It’s always interesting to look back on what gets the West wild, writes Chris Graham.
In the past week, the destruction of the Notre Dame chapel in France has seen an outpouring of grief on social media in Australia and beyond.
The building was extensively damaged by fire early last week due to an electrical fault. At least $700 million has been donated from around the world to rebuild it.
The news event came replete with this sort of ‘tear-jerking’ coverage, from USA Today.
And then there was that other major international news story – eight separate, co-ordinated bomb attacks in Sri Lanka which have so far claimed the lives of more than 310 people.
Fundraisers have been established on various websites – their goals (and success have been much more modest. This one on GoFundMe has attracted almost $50,000, of a $500,000 target.
A search of Google’s social media engine reveals that the two events have been received quite differently in English speaking nations.
A search on the phrase ‘notre dame’ and ‘fire’ gives about 521,000 results on Facebook, and about 193,000 on Twitter. It includes ads from newsstream.co offering ‘coverage – live updates & developments’ a week after the actual event.
A search of the phrase ‘Sri Lanka’ and ‘attacks’ gives about 103,000 results on Facebook, and 18,500 on Twitter. It delivers a very different advertising pitch as well – tickets to the upcoming Pakistan vs Sri Lanka World Cup cricket match in Britain.
A search of ProQuest, an Australian and New Zealand media database, delivers a similar result, with one important caveat.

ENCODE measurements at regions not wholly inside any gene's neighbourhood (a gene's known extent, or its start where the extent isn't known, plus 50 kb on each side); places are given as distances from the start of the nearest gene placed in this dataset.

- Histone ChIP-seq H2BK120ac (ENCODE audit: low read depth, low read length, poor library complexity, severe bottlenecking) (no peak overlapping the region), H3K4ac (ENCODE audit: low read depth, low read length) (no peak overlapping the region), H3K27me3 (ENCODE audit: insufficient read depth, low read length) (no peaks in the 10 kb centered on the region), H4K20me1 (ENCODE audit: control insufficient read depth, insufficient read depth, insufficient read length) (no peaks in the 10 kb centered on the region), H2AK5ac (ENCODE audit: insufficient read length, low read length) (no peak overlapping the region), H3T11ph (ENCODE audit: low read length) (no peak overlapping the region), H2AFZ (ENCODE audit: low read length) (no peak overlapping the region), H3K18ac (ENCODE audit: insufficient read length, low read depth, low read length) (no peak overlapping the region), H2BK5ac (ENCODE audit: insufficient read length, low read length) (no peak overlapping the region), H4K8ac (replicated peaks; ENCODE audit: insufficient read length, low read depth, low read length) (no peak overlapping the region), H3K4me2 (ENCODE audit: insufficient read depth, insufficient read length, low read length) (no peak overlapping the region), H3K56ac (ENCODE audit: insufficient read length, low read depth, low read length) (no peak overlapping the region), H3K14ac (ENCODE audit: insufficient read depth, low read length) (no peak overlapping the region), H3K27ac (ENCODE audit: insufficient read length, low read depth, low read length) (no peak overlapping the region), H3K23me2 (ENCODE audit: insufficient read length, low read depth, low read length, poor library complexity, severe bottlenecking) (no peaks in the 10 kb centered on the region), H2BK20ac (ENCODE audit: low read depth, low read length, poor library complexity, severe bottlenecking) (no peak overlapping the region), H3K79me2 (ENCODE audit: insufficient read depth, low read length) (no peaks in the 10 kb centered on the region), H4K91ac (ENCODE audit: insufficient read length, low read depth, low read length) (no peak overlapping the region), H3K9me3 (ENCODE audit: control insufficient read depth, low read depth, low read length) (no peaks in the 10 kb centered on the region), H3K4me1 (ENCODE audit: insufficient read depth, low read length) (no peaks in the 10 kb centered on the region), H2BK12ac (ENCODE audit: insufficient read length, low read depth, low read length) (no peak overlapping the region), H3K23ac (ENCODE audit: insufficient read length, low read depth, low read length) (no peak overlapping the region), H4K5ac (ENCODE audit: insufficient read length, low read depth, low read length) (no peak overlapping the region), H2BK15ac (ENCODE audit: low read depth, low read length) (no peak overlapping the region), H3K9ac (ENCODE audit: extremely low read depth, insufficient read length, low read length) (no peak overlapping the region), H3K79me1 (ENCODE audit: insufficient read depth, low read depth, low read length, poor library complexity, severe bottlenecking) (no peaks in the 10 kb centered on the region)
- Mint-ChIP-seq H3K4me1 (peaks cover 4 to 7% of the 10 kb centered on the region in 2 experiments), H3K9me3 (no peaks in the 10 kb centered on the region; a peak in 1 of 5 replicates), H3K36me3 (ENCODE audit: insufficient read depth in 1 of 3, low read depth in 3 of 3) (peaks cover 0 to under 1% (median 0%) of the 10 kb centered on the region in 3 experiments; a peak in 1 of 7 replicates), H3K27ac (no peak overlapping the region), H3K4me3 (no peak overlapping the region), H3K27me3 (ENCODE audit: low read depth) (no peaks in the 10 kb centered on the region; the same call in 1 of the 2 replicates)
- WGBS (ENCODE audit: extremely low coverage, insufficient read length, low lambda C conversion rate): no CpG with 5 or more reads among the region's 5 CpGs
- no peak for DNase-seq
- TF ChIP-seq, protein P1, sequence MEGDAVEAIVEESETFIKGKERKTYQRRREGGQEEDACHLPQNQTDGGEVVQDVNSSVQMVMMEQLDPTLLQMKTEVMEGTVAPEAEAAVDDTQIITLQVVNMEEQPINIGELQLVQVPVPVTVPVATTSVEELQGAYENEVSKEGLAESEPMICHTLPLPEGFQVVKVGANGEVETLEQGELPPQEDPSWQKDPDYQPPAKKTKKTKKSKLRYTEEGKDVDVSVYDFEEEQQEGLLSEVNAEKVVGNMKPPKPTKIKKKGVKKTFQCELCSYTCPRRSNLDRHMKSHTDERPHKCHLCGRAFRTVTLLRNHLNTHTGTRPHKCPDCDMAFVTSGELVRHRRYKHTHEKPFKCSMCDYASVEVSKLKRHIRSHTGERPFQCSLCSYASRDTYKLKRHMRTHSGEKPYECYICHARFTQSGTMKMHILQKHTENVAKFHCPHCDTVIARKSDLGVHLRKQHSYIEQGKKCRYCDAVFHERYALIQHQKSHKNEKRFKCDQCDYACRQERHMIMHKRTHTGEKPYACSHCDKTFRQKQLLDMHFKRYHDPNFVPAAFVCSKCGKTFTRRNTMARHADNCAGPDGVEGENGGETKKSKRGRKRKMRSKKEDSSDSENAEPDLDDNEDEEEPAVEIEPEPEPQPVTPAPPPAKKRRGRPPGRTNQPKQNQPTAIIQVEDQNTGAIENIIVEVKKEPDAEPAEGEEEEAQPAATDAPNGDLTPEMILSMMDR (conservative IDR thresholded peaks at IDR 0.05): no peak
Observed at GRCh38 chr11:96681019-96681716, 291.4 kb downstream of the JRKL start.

The phrase ‘Notre Dame’ and ‘Fire’ delivers 299 results, since last week. The phrase ‘sri lanka’ and ‘attacks’ delivers 157 results. Just 53 of those actually come from Australian publications.
In defence of the Australian media, the Notre Dame story has had longer to percolate, but there’s no denying the media and online chatter has been far stronger over Paris than Sri Lanka.
That’s a pretty common theme. After the November 2015 Paris attacks, the West mourned the slaughter of 130 people with blanket media coverage, and Facebook filters that transposed the French flag over people’s profile pics.
Two days earlier, around 89 people were killed in Beirut in a suicide bombing. It attracted virtually zero media coverage or concern from the West.
It seems all people are created equal, some – plus iconic cathedrals – are just a little bit more equal than others.
If you’re interested in following the attacks in Sri Lanka, Al Jazeera’s coverage is among the most comprehensive.
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